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[Herald Interview] Looking at the future of esports

Gen.G’s Arnold Hur predicts LCK turning to franchises will lead to improvements in esports industry

Arnold Hur, chief operating officer of Gen.G Esports, wears the new Gen.G uniform. (Gen.G)
Arnold Hur, chief operating officer of Gen.G Esports, wears the new Gen.G uniform. (Gen.G)

Gen.G Esports kicked off the 2020 League of Legends World Championships in Shanghai with two victories, besting North America and China over the weekend.

As the players bowed to the audience following their victories, the team’s new uniforms caught the attention of many.

The new LoL team uniform is just one of the efforts by Gen.G to succeed on all fronts.
Designer Heron Preston (Gen.G)
Designer Heron Preston (Gen.G)

In July, Gen.G brought onboard designer, artist and DJ Heron Preston as its executive brand adviser. The appointment reflected the esports industry’s growing interest in fashion and design. Preston was responsible for the design of the team’s new uniform, made in collaboration with Puma, which had formed a partnership with Gen.G in June.

Two of the three phrases on the jersey are “Change the game” and “Fall down 7, get up 8th,” which are part of Gen.G’s corporate philosophy.

“Winning is never easy, and many times, we might fail on the path to success. We want to keep the mentality of resilience and taking risks in order to succeed,” Gen.G Esports Chief Operating Officer Arnold Hur told The Korea Herald.

Hur, who joined Gen. G in 2017 after working at Google in California and Goldman Sachs in New York, has had interest in esports since he was young. “Even when I worked at Google, I built a bit of a funny reputation as one of the more senior business guys that was really excited about and played actively in the internal Google corporate League of Legends tournaments.”

It was the friends at these tournaments that introduced Hur to Kevin Chou, the founding CEO of Gen.G who eventually invited Hur to join the company.

As COO of Gen.G, Hur is responsible for Gen.G’s competitive teams, marketing and business operations.

“Esports is a rapidly changing industry, so it’s my job to ensure our collective global teams can adapt to and succeed across all fronts,” said Hur. Noting that gaming is growing in the mainstream media culture, Hur said, “With the onset of COVID-19 and the restrictions that have come with it, online communities have emerged as focal points. The audience is only growing.”

Gen.G has been active in broadening the influence of the esports industry.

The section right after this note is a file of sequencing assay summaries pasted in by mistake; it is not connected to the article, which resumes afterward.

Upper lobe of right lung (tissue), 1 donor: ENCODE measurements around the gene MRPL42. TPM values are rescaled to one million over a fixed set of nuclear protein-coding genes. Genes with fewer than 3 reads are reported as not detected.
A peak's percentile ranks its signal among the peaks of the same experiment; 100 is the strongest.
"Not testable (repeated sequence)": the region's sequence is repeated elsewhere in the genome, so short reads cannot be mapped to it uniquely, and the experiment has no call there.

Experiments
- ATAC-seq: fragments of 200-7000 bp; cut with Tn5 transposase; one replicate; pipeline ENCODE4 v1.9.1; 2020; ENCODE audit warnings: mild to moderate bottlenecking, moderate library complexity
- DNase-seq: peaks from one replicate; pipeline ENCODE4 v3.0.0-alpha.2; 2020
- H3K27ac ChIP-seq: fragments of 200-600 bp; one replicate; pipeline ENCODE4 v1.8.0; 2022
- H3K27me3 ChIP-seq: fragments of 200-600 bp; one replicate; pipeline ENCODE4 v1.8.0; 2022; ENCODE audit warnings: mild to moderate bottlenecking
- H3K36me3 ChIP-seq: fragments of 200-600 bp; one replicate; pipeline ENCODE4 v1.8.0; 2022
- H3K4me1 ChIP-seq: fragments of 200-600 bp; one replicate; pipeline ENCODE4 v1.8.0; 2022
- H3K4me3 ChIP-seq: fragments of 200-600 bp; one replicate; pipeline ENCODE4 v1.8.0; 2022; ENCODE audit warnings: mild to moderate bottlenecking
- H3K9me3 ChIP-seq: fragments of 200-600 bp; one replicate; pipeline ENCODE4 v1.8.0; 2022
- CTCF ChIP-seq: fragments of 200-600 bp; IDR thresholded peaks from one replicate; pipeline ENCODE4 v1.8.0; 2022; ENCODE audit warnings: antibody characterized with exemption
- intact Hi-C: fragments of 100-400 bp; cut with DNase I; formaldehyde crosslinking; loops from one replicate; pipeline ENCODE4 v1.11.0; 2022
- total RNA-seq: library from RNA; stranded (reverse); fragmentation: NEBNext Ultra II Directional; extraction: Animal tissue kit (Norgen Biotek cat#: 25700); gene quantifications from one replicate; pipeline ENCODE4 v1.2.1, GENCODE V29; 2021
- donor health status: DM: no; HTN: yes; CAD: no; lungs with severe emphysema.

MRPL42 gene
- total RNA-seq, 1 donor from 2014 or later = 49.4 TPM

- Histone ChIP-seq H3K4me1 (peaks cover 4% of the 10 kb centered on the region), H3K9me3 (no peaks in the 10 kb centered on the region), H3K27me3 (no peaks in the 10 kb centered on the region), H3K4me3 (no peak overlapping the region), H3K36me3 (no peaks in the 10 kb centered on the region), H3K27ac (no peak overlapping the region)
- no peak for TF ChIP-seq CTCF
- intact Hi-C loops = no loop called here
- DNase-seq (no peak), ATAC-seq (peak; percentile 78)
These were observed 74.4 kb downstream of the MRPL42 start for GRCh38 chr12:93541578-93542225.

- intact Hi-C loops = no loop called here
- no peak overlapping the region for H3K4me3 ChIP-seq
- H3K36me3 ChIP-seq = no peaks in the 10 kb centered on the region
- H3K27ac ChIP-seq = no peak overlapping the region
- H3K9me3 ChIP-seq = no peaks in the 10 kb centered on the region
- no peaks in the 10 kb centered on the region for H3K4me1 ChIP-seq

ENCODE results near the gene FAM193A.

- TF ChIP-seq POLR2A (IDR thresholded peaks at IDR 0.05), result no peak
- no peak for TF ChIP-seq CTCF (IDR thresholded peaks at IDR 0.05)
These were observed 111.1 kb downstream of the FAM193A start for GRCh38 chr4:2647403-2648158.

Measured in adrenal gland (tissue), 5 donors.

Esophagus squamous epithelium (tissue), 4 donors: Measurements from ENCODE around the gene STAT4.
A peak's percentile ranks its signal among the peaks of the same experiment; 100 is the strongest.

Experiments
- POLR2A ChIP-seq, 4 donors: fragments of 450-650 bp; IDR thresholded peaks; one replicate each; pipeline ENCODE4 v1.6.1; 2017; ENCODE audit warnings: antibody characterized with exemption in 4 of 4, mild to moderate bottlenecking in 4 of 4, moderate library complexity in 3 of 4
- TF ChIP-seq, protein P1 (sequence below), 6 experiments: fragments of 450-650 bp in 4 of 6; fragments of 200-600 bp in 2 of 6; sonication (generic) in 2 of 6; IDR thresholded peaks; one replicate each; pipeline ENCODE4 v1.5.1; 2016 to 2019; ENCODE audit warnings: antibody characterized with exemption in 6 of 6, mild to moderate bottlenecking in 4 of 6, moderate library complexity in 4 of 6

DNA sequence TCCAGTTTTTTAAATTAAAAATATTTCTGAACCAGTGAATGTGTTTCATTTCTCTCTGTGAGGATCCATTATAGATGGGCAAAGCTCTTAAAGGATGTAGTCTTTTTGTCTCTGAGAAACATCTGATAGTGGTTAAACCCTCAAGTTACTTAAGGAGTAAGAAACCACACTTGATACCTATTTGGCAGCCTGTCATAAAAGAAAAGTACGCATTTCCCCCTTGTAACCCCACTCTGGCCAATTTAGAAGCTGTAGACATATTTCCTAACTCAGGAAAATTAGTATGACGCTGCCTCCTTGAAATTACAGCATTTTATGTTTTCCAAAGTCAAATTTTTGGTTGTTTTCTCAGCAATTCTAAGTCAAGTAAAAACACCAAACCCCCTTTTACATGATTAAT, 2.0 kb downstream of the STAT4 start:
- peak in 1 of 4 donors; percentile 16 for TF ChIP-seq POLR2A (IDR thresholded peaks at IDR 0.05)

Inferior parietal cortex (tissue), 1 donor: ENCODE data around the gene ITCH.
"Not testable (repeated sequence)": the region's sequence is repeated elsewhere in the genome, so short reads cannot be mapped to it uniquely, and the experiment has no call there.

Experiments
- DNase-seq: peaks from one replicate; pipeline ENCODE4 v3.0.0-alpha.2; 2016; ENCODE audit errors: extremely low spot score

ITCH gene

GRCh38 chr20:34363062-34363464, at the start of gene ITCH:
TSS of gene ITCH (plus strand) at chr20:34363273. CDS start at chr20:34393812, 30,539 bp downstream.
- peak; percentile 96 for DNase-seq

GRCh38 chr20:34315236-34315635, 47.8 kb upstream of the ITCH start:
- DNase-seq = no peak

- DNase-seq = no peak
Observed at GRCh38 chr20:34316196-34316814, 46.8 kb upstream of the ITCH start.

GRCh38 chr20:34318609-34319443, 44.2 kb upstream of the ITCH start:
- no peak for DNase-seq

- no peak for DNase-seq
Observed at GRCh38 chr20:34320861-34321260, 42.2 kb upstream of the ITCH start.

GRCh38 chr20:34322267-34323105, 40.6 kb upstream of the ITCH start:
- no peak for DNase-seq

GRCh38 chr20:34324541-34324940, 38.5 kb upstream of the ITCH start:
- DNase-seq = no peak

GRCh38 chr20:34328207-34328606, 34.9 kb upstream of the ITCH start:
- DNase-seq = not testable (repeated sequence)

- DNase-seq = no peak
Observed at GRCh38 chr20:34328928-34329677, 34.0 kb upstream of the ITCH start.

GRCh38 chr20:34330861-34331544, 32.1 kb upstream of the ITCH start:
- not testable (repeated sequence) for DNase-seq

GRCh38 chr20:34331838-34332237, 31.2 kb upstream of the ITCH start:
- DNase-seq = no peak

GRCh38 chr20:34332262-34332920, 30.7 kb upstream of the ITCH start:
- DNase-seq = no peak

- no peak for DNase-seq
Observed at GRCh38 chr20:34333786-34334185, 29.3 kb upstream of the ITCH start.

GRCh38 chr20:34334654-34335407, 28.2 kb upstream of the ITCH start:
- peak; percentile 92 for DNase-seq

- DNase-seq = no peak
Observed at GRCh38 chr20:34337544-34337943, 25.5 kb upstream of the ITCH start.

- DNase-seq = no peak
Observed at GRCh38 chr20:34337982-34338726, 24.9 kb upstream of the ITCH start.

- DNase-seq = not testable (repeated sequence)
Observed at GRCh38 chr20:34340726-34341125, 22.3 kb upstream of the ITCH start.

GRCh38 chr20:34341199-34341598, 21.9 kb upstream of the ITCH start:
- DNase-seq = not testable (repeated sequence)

Gen.G worked with the University of Pennsylvania in bringing a renowned track event, the Penn Relays, online in April and announced a $1 million commitment in scholarships for students in the US interested in majoring in gaming, esports, entrepreneurship, journalism or content creation.

“Some of the most meaningful work that we can do is use video games and esports as a connector that builds both community and individual growth,” said Hur. “A lot of the work that we’ve done in education has been built around helping young people reach their full potential. That kind of work has been really important to us.”
Gen.G LoL players pose wearing new uniforms. (Gen.G)
Gen.G LoL players pose wearing new uniforms. (Gen.G)

With LCK turning to a franchise model next year, Hur expanded on what could be done to improve the industry.

The lack of standardization in the LoL industry makes transparency of player wages difficult, according to Hur. Esports player wages are rarely revealed in Korea, leading to rampant speculation. As the league evolves and business matures, the salary figures will come out more publicly, Hur suggested.

Taking care of retired pros is another area that could be improved, Hur pointed out.

“I think we need to create a better path for transition for a post-pro career once a player retires,” said Hur. “I think if the industry can do a better job of taking care of them (the players) through their entire career instead of just their pro career, we have a much better chance of being considered as a real sport and exciting industry to be a part of.”

In recent years, Gen.G has assisted retired players like Ambition in becoming streamers and supported their transition into careers in coaching or academia.

Hur remained optimistic of Korea’s position in esports and Gen.G’s role in the industry.

“Korea has a talent pool that is unmatched. Both the infrastructure and culture is far beyond any other country when it comes to the view of legitimacy of the sport and respect that fans have about the players,” said Hur. “When it comes to the esports player base, Korea is still the mecca.”

With offices in Seoul, Shanghai and Los Angeles, Gen.G is aggressively transforming itself from an esports organization into a global esports brand.

“Unlike many other esports organizations, we are a global company with offices around the world, and that enables us to activate and operate locally in each market while connecting globally on our mission to continue to change the game of esports for the better,” said Hur.

As for Gen.G’s prospects at the 2020 World Championships, Hur hoped the players would continue to build a reputation as a world-class team and organization.

By Lim Jang-won (ljw@heraldcorp.com)
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